Mutual exclusion and coucurreucy are two fuudameutal and essentially opposite features in distributed systems. However , in some applications such as computer supported cooperative works (CSCW) we have found it necessary to impose mutual exclusion on different groups of processes in access-ing a resource, while allowing processes of the same group to share… (More)
The design issues for asynchronous group mutual exclusion have been modeled as the Congenial Talking Philosophers, and solutions for shared-memory models have been proposed 4]. This paper presents an eecient and highly concurrent distributed algorithm for computer networks where processes communicate by message passing.
We present Multi, a symmetric, fully distributed, randomized algorithm that, with probability 1, schedules multiparty interactions in a strongly fair manner. To our knowledge, Multi is the rst algorithm for strong interaction fairness to appear in the literature. Moreover , the expected time taken by Multi to establish an interaction is a constant not… (More)
The design issues for group mutual exclusion have been modeled by Joung as the Congenial Talking Philosophers , and solutions for shared-memory models and complete message-passing networks have been proposed [2, 3]. These solutions, however, cannot be straightforwardly and efficiently converted to ring networks where each philosopher can only communicate… (More)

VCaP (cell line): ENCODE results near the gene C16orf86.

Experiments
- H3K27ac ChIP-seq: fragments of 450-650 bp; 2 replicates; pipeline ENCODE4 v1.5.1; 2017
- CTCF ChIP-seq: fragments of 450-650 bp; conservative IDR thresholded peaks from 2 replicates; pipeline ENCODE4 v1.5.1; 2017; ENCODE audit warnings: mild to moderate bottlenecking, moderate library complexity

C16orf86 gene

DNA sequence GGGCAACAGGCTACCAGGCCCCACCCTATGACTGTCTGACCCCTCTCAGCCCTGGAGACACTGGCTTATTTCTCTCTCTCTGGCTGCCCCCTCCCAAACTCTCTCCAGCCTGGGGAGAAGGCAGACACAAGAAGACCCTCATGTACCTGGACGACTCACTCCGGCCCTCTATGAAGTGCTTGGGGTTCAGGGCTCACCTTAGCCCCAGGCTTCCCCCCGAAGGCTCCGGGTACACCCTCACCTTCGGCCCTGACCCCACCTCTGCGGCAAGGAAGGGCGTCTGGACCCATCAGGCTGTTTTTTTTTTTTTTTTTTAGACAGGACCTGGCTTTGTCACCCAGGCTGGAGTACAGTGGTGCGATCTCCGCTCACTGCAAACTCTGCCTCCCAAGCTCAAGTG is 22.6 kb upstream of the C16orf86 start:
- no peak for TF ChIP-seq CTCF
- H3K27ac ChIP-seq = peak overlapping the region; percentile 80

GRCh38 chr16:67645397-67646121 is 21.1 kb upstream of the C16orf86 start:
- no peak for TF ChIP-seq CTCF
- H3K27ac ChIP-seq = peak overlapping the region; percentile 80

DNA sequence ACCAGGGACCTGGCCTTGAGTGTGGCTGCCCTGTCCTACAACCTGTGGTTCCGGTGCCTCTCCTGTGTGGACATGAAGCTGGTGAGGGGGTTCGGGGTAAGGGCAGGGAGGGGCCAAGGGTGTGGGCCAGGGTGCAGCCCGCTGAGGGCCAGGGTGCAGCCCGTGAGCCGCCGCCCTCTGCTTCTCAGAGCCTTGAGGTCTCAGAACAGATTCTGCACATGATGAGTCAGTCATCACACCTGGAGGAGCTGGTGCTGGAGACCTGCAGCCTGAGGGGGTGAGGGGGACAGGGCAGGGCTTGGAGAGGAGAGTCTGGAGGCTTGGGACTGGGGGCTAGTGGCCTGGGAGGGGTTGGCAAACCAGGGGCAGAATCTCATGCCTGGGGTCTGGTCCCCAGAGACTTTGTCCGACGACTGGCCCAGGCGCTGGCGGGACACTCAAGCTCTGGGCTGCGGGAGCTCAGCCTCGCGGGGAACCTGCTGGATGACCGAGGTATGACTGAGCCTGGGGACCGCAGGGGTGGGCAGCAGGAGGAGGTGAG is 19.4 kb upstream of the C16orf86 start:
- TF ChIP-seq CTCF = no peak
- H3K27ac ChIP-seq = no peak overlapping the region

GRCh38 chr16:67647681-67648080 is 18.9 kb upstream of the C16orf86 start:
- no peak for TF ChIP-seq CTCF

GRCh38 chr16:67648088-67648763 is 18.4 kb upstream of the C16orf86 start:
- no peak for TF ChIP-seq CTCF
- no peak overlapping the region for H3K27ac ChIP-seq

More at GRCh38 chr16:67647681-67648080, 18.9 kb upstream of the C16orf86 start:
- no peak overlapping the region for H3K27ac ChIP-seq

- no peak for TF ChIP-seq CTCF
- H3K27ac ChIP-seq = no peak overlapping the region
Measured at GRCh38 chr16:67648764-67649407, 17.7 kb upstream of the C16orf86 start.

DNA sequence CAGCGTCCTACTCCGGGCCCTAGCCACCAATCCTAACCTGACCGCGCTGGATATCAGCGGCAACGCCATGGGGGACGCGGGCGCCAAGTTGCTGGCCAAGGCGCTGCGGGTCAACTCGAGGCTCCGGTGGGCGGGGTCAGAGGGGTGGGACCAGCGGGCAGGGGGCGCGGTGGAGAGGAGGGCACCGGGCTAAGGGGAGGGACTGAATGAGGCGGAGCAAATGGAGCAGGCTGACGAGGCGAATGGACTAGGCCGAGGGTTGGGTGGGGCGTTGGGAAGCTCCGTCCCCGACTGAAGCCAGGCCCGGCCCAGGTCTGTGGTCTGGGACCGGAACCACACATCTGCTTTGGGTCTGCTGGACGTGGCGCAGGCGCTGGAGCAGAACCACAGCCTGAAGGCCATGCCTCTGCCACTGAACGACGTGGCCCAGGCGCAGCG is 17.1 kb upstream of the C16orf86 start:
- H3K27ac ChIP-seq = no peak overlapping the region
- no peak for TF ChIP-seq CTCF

This is the first part of a two-part paper in which we discuss the implementability of fairness notions in distributed systems where asynchronous processes interact via synchronous constructs—usually called multiparty interactions. In this part we present a criterion for fairness notions and show that if a fairness notion violates the criterion, then no… (More)
Mutual exclusion and concurrency are two fundamental and essentially opposite features in distributed systems. However , in some applications such as computer supported cooperative works (CSCW) we have found it necessary to impose mutual exclusion on diierent groups of processes in accessing a resource, while allowing processes of the same group to share… (More)
We present a taxonomy of languages for multiparty interaction, which covers all proposals of which we are aware. Based on this taxonomy, we present a comprehensive analysis of the computational complexity of the <italic>multiparty interaction implementation problem</italic>, the problem of scheduling multiparty interactions in a given execution environment.
Existing techniques for keyword/attribute search in structured P2P overlays suffer from several problems: unbalanced load, hot spots, fault tolerance, storage redundancy , and unable to facilitate ranking. In this paper, we present a general keyword index and search scheme for structured P2P networks that avoids these problems, and in which object insert,… (More)
A <italic>first-order multiparty interaction</italic> is an abstraction mechanism that defines communication among a set of <italic>formal process roles</italic>. Actual processes participate in a first-order interaction by <italic>enroling</italic> into roles, and execution of the interaction can proceed when all roles are filled by distinct processes. As… (More)